I live by the sea, maybe live for the sea, on an island in the tidal River Medway. Just downstream of the historic Chatham Naval Dockyard - where Nelson's Victory was built. For me the sea is about freedom and exploration - both personal and geographical. Stargazer is a 31' sloop; and companion on my journey
Saturday, 6 October 2012
TURNING THE CORNER
10.30 is late to be getting out of my bunk and early to be
thinking about uncorking champagne. Today is special though. It’s the 31st of May 2012 and it’s my
50th birthday.I’ve left a
bottle chilling, over the side, so that I can toast the day in.
I walk barefoot to
the companionway, pulling on shorts and a polo shirt as I cross the saloon, and
lift the top washboard out. Light and
colour pour into the cabin. The sun is high in a cloudless blue sky. It glints
off a sea ruffled by a light breeze. From the deck I can see Stargazer’s anchor
burrowed into the seabed beneath us. Fronds
of brightly coloured weed sway, in a slow motion dance, around it.
The Iles de Glenan surround us like a brightly coloured
necklace. Each bead is unique. Some islands are rounded lozenges of green grass
,fringed by white sand; others are angular cubes of black and brown rock. They
keep La Houle at bay, sheltering our anchorage from the might of the Atlantic
I haul the champagne back aboard as my coffee brews, wash
some strawberries and stir the crème fraiche. Breakfast is served!
I savour this moment.
I’m celebrating my birthday at anchor in a Treasure Island setting.Stargazer and I have navigated the Chenal du
Four and Raz de Sein for the first time. We’ve turned the corner at Ouessant. The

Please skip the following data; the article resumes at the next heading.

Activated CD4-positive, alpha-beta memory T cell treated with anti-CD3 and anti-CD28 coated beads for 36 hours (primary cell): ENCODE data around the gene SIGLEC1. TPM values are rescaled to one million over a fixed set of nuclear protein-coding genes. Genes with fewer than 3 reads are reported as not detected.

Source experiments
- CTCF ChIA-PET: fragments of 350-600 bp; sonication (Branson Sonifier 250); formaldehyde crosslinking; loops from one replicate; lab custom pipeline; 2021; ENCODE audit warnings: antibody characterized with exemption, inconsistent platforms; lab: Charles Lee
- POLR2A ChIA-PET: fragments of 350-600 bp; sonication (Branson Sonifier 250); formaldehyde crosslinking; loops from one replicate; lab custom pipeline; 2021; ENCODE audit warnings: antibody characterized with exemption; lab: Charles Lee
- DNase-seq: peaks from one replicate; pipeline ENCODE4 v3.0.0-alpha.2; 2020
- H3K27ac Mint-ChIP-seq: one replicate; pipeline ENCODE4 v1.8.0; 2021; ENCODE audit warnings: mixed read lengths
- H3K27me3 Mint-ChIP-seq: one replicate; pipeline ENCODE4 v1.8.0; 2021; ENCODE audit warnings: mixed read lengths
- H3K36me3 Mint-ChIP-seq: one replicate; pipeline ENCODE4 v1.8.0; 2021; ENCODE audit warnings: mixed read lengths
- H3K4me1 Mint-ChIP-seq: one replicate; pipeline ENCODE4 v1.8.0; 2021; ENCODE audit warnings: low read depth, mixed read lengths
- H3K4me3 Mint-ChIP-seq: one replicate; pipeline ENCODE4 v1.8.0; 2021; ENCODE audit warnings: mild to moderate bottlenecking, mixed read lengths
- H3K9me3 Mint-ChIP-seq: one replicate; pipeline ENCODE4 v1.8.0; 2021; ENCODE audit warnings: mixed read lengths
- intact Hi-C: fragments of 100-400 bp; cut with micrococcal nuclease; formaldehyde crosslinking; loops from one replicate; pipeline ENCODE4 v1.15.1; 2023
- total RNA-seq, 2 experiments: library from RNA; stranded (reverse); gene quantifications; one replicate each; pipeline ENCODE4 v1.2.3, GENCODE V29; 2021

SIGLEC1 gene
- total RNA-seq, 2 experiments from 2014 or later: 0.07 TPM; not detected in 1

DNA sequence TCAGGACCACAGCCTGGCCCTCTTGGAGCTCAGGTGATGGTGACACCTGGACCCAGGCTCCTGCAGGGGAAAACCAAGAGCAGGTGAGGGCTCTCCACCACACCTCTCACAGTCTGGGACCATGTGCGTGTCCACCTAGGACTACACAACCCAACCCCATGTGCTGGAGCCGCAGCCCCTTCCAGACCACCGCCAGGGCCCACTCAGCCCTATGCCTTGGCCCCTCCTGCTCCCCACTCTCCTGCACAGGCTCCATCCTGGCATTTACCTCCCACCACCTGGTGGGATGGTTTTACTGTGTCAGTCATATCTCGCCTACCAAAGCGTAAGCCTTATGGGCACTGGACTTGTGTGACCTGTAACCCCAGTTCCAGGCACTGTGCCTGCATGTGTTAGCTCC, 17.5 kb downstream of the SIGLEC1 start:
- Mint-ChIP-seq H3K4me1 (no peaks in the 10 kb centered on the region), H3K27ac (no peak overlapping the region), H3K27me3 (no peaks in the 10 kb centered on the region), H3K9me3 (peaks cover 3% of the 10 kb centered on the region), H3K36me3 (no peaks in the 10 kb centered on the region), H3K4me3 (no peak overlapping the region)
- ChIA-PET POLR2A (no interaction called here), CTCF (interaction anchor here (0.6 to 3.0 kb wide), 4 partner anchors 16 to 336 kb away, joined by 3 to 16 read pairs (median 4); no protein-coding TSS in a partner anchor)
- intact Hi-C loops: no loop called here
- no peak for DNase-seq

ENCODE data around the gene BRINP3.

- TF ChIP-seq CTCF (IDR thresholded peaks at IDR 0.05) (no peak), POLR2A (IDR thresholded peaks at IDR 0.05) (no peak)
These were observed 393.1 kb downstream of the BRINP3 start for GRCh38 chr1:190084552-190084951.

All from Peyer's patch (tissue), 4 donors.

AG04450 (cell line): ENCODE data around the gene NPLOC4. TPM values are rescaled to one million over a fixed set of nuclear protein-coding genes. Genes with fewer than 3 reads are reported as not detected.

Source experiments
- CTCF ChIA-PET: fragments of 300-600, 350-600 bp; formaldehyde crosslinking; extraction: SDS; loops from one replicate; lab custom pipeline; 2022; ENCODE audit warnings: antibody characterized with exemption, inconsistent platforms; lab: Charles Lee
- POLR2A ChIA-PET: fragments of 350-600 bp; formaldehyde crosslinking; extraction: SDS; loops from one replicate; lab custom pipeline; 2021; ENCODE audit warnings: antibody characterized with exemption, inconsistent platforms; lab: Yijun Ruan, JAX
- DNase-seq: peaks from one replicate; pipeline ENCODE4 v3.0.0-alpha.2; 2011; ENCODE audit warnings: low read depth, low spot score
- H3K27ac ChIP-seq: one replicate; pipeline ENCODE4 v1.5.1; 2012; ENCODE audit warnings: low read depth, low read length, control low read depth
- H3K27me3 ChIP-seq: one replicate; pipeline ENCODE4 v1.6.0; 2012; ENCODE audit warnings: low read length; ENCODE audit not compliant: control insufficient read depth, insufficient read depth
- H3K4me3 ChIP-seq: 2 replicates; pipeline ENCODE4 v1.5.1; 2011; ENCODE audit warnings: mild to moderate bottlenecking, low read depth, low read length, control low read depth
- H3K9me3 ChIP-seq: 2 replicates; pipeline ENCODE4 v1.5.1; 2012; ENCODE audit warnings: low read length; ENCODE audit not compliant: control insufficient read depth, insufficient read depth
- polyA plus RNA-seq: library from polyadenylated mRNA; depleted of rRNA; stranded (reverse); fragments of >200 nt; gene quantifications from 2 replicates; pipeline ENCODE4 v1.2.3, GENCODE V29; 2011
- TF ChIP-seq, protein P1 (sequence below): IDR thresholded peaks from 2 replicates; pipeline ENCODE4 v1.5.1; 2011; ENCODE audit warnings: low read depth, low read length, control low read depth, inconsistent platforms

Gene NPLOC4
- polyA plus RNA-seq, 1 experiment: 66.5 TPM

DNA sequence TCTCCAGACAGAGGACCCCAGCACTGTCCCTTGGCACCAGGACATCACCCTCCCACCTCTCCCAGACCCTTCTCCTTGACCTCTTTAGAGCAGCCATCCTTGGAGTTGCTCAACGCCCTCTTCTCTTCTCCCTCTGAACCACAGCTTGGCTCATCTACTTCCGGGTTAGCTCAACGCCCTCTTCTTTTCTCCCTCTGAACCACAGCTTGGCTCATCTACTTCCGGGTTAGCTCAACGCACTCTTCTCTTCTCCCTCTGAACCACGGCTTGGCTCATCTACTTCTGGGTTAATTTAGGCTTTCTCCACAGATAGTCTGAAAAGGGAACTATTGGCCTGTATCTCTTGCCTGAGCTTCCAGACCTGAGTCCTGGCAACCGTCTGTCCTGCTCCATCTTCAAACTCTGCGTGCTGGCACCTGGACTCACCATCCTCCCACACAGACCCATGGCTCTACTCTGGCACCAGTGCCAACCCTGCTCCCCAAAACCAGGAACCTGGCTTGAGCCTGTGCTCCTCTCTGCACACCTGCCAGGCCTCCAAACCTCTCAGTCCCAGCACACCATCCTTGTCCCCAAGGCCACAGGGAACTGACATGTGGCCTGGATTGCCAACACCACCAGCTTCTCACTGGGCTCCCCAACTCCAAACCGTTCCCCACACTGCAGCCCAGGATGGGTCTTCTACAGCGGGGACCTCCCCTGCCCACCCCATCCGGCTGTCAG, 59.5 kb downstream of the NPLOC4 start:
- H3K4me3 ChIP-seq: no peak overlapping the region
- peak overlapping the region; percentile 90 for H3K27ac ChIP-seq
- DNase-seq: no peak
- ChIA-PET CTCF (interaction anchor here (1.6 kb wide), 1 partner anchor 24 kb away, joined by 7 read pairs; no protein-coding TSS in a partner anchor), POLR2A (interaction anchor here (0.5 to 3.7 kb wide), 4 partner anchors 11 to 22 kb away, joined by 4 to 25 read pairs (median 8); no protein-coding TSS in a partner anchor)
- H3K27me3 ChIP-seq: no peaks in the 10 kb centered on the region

summer and new cruising grounds lie before us.
The Chenal du Four and the Raz de Sein. Both are names to
conjour with. Names heard dropped in harbour side conversations with wiry
weather beaten sailors, in salt stained boats; or seen in the pages of pilot
books, at the head of columns of dire navigational warnings.
Visibility is my chief concern as we slip out of L’Aber
Wrac’h. The sun peers, with a bloodshot eye, through ominous black clouds off
Ile Vierge. Then it disappears into a swirl of grey. Small fishing boats
leap out of the murk, as we skirt the reefs en route to Le Four. Not visible
until we’re within hailing distance. Stargazer is lifting along over a long
undulating swell, making 3 knots against the tide. I’m hoping that the
visibility will clear before we reach Le Four and the tide turns. Once that
happens we’re committed to the Chenal du Four. Until then we have the option of
running back to L’Aber Wrac’h or L’Aber Benoit.
There’s a darker, denser patch in the wall of grey off to
port. A glint of white, as the Atlantic swell rears up into
surf at the foot of Le Four. The visibility is lifting. Stargazer’s speed over
ground increases, the tide gathers us up and we bear off into the Chenal du Four.
The coast is a slightly more solid blur, within the blended murk that combines
sea and sky. The channel marks are visible about a mile off. Enough range to
give the reassurance of visual backup to the GPS plot. The slender wands of the
marks heel to the tide as Stargazer sweeps past, her bow wave chuckling now
that the apparent wind is up to 10 -12 knots.
The sun fights its way through the gloom to reveal a high
cliff top to port. The brown forms of a stone built church and the ruins of
an abbey cling precariously to it, dwarfed by a tall white lighthouse and lookout tower. Before them lie black fangs of rock. A scarlet
beacon stands to attention astride the tallest rock fang; a tireless sentry, warning navigators away.
We’ve arrived off Pointe de St Mathieu. We are through the Chenal du Four.
The visibility is clear and the sun bright for the Raz de
Sein.A smooth blue sea meets a
cloudless blue sky. The bumblebee striped La Platte tower and the angular La
Vielle light lie at their intersection. Poised a mile off them to north and south are
two armies of yachts. They are massing either side of the Raz. Stargazer